A pledge over tangible moveable assets, requiring physical dispossession of the pledged assets either to the pledgee or to a third party designated mutually by the pledgor and the pledgee and, unless national legislation provides otherwise, signature of a written agreement subjected to local registration tax

Gage de meubles incorporels

A pledge over intangible moveable assets such as receivables, requiring signature of a written agreement subjected to local registration tax and formal notice (signification) of the pledge on the obligor of the underlying receivable

Nantissement des droits d’associés et valeurs mobilières

A pledge over shares in commercial companies, requiring signature of a written agreement subjected to local registration tax as well as filing of the security with the Registry of Commerce (often at a cost determined as a percentage of the amount of the secured debt)

Nantissement du fonds de commerce

A pledge over the business of a commercial company, i.e. a bundle of rights consisting of goodwill, lessee’s leasehold rights, logos and commercial names, patents, trademarks and other intellectual property rights, and business equipment (but not trade receivables, inventory (stock in trade) or ownership rights in real property), requiring signature of a written agreement subjected to local registration tax as well as filing of the security with the Registry of Commerce

Nantissement du materiel professionnel et des véhicules automobiles

A pledge of business equipment and/or motor vehicles used in the business of the pledgor, requiring formalities similar to the business pledge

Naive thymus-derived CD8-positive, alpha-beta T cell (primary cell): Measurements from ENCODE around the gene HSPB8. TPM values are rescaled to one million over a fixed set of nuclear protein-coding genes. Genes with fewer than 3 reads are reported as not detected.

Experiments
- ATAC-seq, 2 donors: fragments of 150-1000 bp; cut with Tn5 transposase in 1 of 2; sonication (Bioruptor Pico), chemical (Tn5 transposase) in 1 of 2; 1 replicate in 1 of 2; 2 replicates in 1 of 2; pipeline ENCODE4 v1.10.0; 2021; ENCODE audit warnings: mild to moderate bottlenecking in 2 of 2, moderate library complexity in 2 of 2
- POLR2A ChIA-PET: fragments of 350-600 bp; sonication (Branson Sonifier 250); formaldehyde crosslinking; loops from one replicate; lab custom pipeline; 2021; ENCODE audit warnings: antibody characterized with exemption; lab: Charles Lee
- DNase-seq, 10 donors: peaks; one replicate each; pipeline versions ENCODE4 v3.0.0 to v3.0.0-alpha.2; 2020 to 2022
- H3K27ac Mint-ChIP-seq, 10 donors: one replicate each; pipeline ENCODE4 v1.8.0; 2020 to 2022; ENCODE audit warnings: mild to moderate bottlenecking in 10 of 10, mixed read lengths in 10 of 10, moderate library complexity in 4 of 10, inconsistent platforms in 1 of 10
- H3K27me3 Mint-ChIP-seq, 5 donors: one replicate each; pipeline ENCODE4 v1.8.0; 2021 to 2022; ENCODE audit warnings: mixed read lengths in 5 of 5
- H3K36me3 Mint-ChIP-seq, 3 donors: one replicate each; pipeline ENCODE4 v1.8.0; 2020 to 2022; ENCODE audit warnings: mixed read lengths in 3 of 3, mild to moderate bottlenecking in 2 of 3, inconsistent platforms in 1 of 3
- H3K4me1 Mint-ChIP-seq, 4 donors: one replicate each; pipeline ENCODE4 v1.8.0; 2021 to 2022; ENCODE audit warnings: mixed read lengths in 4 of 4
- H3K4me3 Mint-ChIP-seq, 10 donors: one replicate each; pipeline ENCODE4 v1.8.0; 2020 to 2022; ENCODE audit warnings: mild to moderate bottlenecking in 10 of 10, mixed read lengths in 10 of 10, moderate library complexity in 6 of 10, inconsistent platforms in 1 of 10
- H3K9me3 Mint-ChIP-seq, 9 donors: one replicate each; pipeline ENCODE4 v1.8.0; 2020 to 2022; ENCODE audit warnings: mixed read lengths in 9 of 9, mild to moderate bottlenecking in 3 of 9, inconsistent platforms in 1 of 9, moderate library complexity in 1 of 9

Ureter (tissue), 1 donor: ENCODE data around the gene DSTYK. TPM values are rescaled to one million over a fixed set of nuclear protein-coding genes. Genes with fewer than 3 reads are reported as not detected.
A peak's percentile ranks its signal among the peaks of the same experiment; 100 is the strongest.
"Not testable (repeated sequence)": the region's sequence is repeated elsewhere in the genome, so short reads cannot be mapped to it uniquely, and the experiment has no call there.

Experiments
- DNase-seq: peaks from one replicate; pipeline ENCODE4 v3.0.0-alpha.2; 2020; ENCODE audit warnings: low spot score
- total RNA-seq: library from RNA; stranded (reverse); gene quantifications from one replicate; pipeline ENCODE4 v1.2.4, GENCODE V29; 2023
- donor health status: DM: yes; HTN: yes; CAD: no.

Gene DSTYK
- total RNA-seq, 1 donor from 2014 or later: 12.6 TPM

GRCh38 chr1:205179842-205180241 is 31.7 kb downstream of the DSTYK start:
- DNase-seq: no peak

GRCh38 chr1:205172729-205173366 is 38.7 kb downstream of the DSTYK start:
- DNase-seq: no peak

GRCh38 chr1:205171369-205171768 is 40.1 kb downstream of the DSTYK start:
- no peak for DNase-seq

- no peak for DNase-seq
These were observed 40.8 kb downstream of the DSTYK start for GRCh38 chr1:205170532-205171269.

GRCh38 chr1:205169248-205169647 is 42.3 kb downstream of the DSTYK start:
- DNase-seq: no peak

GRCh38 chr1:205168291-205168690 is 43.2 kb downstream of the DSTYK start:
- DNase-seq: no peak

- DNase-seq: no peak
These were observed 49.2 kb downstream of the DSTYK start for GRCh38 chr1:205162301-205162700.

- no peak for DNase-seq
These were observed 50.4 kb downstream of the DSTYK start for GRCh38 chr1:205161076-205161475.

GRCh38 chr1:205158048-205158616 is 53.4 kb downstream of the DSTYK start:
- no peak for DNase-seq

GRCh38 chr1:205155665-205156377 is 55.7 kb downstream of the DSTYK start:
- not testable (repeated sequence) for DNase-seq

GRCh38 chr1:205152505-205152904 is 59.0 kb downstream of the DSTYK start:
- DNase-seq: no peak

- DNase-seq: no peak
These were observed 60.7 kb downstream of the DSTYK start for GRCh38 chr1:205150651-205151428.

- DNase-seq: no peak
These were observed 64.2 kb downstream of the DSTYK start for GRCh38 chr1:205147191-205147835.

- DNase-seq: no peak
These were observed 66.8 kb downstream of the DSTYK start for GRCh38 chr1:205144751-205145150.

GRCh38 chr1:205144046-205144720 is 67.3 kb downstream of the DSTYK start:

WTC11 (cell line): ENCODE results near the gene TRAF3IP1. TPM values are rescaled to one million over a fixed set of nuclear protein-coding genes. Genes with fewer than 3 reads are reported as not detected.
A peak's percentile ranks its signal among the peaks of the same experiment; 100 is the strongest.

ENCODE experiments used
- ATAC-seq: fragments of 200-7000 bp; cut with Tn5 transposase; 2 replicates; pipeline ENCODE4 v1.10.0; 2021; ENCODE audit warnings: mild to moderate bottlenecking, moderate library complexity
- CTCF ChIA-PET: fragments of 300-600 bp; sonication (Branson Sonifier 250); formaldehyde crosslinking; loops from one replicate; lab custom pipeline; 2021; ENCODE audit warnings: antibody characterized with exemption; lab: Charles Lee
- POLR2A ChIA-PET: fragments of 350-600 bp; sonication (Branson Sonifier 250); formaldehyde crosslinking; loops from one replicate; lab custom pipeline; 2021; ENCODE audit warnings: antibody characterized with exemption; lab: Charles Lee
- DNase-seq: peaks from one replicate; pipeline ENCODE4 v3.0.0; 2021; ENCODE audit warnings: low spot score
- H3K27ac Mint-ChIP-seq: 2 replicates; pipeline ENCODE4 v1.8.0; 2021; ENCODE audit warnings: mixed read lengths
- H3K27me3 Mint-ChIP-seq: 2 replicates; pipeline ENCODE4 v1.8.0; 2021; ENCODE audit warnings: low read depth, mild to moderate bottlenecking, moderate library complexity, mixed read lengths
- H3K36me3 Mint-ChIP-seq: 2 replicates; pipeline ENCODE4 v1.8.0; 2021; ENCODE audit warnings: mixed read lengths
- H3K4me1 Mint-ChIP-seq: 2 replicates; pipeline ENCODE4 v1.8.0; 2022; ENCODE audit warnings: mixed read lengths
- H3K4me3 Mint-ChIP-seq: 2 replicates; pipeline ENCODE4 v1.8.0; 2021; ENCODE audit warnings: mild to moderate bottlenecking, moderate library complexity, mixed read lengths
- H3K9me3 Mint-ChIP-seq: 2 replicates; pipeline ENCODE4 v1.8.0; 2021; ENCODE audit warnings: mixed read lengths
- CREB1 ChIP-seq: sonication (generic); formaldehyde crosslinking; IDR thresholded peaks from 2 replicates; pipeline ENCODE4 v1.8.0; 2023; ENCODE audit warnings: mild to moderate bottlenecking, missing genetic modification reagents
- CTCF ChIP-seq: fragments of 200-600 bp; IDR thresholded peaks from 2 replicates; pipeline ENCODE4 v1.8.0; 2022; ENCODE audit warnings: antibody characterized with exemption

Nantissement des stocks

A pledge of inventory (stock in trade), requiring formalities similar to the business pledge


Mortgages  over real property, requiring execution of a notarised deed unless otherwise permitted under national law, and registration in the real estate register.

In each case, enforcement of the security interest required either forced sale of the pledged asset at auction and satisfaction of the secured debt out of the proceeds thereof (with any surplus being remitted to the pledgor), or petition to a court for attribution of the asset to the pledgee following an evaluation by an expert designated by the court of the value of the pledged asset. Any contractual clause authorising either the sale or the attribution of the pledged asset in the absence of such formalities was considered to be null and void.

The new OHADA Uniform Law on Security Interests

Since the promulgation of the existing OHADA Uniform Law on Security Interests, the body of French legislation which served as its inspiration has undergone considerable modernisation, culminating in the promulgation of an Ordonnance in 2006 which significantly revamped the rules relating to ordinary security interests, and a law in 2007 creating the fiducie, a concept akin (but not identical) to the trust concept, permitting the outright transfer of property rights over assets in order to secure debts.2

On 15 December 2010, the Council of Ministers of the member states of OHADA agreed to adopt an amended version of the Uniform Law on Security Interests3 which significantly modifies the existing legal framework by streamlining procedures for the creation, perfection and enforcement of security.

The new OHADA Uniform Law on Security Interests brings the OHADA legal framework on security interests in line with the more recent developments under French law. In some cases it even goes beyond it, addressing issues unresolved by French legislation. Among the most important changes effected by the new OHADA provisions are the following4: